Now, about Philadelphia jobs: Unemployment here is down, with about 24,000 positions added in the last two years, according to a 2018 report by the Center City District. And, says Mark Zandi, chief economist with Moody's Analytics in West Chester, wage growth picked up in Philadelphia between 2012 and 2016. "It's still low," he says, "but it's accelerating."
While all that's true, some observers say, remember that the 2016 median household income in Philadelphia was actually $494 below the income level recorded before the recession started in late 2007, as measured in 2016 dollars.
Many of the available jobs don't pay all that much. "High-income households are doing well in Philadelphia," Zandi adds. "Low-income folks are going nowhere fast. Inequality is getting worse."
In Philadelphia, it's as though someone grabbed a knife and hollowed out the middle of the workforce, Adams says, leaving mostly good or bad jobs.
It's likely you've heard that Philadelphia is famous for its jobs in medicine and higher education — meds and eds. No doubt, that lends the city prestige.
But in truth, meds and eds here is "generally considered a low-wage category of jobs," says Ryo Tashiro, economic adviser at the Federal Reserve. "Most of the job gains are not for doctors but home health-care aides."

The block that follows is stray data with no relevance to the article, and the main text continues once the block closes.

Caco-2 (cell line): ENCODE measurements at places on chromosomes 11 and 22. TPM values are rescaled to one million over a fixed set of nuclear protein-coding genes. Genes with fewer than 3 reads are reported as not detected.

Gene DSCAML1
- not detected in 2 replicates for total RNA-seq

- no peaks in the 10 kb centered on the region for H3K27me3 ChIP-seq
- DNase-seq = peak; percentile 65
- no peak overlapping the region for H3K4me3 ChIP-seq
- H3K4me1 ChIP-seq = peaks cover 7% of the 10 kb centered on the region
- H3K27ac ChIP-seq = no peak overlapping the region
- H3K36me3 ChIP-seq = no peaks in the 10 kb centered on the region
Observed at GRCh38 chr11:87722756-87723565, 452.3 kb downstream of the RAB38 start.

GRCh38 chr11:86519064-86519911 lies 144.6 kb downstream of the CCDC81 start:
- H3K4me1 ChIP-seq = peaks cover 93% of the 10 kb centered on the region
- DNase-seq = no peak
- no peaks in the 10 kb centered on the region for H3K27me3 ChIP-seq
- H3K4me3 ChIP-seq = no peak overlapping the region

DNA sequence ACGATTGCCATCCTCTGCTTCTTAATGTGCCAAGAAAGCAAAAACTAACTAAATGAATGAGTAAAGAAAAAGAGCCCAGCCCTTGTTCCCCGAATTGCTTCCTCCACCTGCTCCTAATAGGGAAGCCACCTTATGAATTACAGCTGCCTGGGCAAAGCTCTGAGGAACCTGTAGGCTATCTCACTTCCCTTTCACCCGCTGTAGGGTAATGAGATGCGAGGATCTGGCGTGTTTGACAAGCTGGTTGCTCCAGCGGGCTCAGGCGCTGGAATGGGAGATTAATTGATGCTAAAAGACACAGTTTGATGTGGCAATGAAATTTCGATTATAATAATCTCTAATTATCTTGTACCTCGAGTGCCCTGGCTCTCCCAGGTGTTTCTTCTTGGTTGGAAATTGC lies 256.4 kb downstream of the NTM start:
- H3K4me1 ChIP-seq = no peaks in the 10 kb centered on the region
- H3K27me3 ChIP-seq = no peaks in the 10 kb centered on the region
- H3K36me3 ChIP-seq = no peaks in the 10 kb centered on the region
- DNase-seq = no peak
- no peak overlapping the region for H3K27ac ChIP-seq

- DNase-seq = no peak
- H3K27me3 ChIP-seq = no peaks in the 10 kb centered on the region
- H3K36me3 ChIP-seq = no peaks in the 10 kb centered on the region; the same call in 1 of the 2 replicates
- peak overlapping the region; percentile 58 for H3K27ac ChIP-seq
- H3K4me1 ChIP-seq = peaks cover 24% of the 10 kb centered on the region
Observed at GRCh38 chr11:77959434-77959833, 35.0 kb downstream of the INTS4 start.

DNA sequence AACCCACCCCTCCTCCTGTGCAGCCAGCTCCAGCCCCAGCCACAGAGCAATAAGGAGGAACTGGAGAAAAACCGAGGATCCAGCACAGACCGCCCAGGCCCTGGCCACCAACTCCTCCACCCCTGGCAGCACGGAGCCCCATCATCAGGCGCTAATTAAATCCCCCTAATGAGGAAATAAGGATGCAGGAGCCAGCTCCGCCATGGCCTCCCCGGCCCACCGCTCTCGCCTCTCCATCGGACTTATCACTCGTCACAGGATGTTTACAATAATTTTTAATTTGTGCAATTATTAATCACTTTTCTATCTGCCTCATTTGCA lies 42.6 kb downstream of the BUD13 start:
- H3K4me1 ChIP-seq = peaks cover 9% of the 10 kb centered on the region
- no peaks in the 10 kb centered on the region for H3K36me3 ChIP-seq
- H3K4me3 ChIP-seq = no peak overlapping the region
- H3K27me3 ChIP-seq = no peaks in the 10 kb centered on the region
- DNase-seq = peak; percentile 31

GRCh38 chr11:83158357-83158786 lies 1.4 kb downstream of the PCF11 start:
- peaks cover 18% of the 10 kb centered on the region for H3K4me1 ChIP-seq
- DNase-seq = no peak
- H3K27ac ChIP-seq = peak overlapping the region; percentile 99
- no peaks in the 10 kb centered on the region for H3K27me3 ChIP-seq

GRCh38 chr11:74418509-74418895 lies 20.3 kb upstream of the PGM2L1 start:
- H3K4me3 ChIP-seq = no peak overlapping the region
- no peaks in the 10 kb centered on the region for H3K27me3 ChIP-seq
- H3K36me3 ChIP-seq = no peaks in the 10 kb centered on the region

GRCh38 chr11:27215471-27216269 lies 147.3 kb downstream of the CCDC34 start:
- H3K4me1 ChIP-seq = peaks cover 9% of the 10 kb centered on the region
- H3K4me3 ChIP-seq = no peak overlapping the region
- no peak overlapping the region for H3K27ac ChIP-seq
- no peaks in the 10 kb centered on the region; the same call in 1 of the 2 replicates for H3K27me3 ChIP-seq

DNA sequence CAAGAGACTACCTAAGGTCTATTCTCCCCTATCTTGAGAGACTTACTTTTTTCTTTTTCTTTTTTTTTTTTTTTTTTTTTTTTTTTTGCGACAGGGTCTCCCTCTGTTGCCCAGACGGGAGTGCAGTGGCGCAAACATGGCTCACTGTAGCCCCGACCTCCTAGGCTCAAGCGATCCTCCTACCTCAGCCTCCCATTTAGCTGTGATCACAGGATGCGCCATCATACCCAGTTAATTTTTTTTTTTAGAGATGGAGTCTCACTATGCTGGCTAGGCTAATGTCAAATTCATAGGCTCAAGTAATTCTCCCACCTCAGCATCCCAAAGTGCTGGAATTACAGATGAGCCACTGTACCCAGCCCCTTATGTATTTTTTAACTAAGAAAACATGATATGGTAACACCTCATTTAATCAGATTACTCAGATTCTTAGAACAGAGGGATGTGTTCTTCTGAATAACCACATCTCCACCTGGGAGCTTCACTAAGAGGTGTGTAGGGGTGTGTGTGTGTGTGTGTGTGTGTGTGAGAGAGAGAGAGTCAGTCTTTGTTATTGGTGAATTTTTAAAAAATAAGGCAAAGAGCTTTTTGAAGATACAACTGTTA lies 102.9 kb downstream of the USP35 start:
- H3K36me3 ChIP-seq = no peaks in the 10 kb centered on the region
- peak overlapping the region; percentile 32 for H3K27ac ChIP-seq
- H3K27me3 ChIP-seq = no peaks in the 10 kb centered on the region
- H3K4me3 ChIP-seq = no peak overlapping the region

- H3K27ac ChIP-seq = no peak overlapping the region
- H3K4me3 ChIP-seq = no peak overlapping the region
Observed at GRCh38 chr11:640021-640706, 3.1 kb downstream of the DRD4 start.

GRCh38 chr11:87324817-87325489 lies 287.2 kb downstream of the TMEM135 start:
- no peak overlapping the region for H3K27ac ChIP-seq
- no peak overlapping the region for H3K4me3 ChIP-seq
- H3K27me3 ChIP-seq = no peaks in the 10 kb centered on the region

Overall, the fastest-growing sector of Philadelphia jobs is in hospitality, up 56 percent since 1990, and employing more than a quarter of the city's workers, according to Dermot Delude-Dix, research analyst with Unite Here Local 274, which represents hotel and restaurant workers.
But no one is getting rich. The median income for food-service work is less than $18,000 annually, Delude-Dix said. Most such workers are black, female, and nonunion folks who work fewer than 40 hours a week, he added.
Throughout the region, low wages make life tough. Low wages with rising prices make life painful.
"Those of us in the $30,000-to-$40,000 bracket, we're not making it," says Denise King, case manager at Cathedral Kitchen, a Camden nonprofit. "I'm still paying back student loans for my master's degree. It's a struggle every day. I'm 62. Who can think about retiring?"
Just keeping a roof overhead is a fight. In Philadelphia, monthly median rents have risen from $1,092 in 2010 to $1,229 in 2018, while median housing prices increased from $97,000 in 2008 to $150,000 this year, according to Kevin Gillen, senior research fellow at Drexel.
"I just paid $265,000 for my daughter's college," says West Chester psychologist Drew Alikakos, 60. "And I paid off my wife's student loans of $225,000. These numbers are from the bizarro world.